Please note these programs have been taken from various sources. The copyright information is displayed on screen or included within the source code where appropriate. We do not guarantee that all these games work on all browsers. They are provided "as is" for the convenience of chessKIDS academy visitors and are neither the responsibility nor the property of chessKIDS academy. If you have any problems with them please contact the authors of the games, not us.
We have five chess playing programs available on this site.
The three which are suited to more serious play are:
a) JESTER. The full version of JESTER, with more options is available on the Ludochess site - you might prefer to play it there, but you can also play it - and find advice on how to make the most of it - HERE.
b) LITTLE CHESS PARTNER. The latest version enables the webmaster to set up starting positions so we'll be making more use of it as the course develops. You can play it HERE and find out more about it (and also play it) HERE.
c) JAVA CHESS programmed by Andreas Heuner. You can visit his website and play an English Language version of his program
For kids who want to play a game against one of the programs the best place to start is HERE for beginners or HERE
for more experienced players.
We also host a CHESS VISION TRAINER which tests your skills at imagining the chessboard in your head.
But we also have some other games for you to play.
Chess is a difficult game which requires a combination of many different skills to play well.
Two essential skills you need are a high degree of eye-brain co-ordination combined with rapid reactions.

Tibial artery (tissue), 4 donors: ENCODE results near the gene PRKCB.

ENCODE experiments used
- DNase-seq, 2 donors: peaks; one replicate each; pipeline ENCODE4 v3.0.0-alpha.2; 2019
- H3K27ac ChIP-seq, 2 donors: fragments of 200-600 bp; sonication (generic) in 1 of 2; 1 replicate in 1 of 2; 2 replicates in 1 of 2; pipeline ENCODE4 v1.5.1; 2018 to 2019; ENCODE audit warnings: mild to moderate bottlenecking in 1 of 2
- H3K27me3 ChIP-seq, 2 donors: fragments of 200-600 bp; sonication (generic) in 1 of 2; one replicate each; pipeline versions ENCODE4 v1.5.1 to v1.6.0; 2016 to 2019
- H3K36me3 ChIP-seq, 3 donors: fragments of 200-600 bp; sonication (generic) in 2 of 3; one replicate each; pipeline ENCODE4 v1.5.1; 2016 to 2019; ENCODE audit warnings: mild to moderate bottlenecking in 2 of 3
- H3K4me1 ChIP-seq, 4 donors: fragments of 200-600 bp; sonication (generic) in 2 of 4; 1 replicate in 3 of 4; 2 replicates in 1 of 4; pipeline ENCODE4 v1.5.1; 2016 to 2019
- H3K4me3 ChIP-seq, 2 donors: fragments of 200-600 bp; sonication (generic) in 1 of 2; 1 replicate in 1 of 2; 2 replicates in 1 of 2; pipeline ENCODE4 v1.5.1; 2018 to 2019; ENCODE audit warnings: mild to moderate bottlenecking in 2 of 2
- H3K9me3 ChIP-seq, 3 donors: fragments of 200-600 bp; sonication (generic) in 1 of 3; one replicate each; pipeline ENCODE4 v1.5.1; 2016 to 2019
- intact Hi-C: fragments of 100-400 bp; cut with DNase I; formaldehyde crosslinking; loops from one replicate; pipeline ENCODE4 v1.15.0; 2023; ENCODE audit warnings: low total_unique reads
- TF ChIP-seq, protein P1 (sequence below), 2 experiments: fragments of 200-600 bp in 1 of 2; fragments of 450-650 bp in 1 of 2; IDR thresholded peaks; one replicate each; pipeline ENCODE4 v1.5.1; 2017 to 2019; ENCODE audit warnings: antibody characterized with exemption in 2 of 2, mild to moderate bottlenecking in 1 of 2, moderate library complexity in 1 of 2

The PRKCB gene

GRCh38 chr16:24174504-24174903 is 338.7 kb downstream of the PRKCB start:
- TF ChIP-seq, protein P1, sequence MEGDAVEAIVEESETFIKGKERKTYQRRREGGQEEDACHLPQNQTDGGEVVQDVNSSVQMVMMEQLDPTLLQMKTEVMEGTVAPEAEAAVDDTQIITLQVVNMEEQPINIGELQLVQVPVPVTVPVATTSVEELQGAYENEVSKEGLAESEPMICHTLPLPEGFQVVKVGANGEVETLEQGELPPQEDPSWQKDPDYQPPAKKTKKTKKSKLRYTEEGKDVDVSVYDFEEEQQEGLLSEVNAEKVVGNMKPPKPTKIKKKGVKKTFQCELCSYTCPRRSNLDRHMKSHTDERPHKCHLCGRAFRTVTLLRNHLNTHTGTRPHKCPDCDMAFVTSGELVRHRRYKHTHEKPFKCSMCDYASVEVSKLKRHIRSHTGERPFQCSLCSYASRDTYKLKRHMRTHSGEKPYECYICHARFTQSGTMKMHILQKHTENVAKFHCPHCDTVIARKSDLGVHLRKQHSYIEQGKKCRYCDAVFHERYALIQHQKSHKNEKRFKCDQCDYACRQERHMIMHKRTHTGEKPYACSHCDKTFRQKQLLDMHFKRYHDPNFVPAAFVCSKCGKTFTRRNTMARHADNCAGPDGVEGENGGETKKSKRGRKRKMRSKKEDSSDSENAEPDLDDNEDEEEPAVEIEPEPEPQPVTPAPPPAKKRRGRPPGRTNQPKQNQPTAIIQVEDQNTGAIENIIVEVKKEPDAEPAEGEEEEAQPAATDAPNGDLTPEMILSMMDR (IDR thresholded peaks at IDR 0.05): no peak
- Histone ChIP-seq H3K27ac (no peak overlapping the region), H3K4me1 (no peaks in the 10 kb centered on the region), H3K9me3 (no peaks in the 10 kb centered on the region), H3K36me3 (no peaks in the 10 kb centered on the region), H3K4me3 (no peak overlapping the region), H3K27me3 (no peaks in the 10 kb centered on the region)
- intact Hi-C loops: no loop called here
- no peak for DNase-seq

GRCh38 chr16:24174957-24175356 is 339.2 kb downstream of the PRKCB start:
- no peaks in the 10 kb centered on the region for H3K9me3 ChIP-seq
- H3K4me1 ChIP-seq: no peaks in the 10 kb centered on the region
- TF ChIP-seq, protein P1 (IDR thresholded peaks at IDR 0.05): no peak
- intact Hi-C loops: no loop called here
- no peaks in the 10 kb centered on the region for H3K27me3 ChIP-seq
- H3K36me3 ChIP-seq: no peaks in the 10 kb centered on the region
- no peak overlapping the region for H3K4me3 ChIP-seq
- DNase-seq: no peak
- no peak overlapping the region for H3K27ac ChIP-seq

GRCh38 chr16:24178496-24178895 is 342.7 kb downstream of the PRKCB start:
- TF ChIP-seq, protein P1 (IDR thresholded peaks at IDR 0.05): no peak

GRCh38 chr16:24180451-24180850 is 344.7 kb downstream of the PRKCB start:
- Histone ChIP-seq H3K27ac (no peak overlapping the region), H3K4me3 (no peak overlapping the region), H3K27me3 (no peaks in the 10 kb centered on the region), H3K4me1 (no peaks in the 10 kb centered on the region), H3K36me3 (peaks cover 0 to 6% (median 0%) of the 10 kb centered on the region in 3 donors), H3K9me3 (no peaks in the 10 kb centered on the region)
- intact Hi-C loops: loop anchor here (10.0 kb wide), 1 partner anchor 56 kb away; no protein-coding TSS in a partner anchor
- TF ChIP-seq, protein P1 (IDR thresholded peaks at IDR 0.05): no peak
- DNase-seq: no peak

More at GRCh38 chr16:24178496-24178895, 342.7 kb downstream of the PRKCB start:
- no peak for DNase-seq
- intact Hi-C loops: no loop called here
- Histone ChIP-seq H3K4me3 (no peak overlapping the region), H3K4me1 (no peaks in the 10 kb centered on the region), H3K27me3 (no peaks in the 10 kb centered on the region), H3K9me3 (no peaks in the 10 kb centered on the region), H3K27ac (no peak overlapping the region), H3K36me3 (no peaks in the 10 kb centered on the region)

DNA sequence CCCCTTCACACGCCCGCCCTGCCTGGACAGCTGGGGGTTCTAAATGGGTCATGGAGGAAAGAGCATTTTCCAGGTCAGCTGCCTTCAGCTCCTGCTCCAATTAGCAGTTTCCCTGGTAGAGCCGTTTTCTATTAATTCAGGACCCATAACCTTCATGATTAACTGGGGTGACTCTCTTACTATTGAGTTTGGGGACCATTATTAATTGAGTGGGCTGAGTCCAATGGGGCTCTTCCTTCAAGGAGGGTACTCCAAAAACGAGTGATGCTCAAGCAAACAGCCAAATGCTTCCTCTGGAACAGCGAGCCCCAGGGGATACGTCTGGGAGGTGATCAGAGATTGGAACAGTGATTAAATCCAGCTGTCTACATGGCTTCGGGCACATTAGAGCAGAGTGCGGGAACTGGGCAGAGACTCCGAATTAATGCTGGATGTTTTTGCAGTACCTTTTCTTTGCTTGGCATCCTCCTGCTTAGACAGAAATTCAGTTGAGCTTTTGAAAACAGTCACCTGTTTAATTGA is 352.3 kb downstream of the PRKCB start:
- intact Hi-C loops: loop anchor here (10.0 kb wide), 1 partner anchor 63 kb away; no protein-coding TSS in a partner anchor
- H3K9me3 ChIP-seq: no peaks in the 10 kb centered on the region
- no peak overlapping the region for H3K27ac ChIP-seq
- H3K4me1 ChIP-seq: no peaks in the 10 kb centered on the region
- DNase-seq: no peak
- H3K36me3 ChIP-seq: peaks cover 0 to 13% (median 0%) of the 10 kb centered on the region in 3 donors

You can develop these skills by playing TETRIS. If you reach the highest level you're
doing really well.
You also need to develop your concentration and short-term memory. Have a go at our CONCENTRATION GAME to test out and develop
these skill. I usually do it in just over a minute. If you can do beat 1 minute 30 seconds you're doing well.
If you take less than a minute your memory and concentration are exceptional.Warning - give yourself a break between
games - otherwise you'll get very confused.
You can improve your powers of logic and deduction by playing our really cool BATTLESHIP game. The computer doesn't
play very well so you should be able to win. Start the game by pressing "deploy" then "finish". You have 20 rounds of 3 shots
so choose three squares then press fire. You have three spies which you can use to seek out enemy ships.
We advise children to master simpler two-player strategy/tactics games before getting too far into chess. The simplest of
all is TIC-TAC-TOE (Noughts and Crosses). You can win by making a DOUBLE THREAT (and you often will, the computer
plays badly) - a concept that is really important in chess. You also learn to look ahead and predict your opponent's moves.
IN our DOTS game you have to connect dots and create boxes. Again, you learn to look ahead,
and, most importantly, to CALCULATE and to look at EVERY POSSIBLE MOVE before you decide what to do:
vital skills when it comes to playing chess. This program plays pretty well but it's not unbeatable.
Our latest addition is a SUDOKU game for kids which will test their powers of logic and deduction.
Kids who find this hard will probably also find it hard to grasp more advanced thinking concepts in chess.
Finally, the classic games of CHECKERS (DRAUGHTS). Similar to chess, but with simpler rules.
Beware, though. In checkers you capture by jumping over an enemy piece: in chess you capture by landing on the square of an enemy piece.
Children who are used to playing checkers can get confused when they start to play chess. This program will always capture if it can
but will not insist that you stick to the rule yourself. It also alternates between both colors starting.
plays first. The program plays a reasonable game, but you can beat it with good play.
These other games may at some point in the future be moved to another site devoted to teaching thinking skills to children.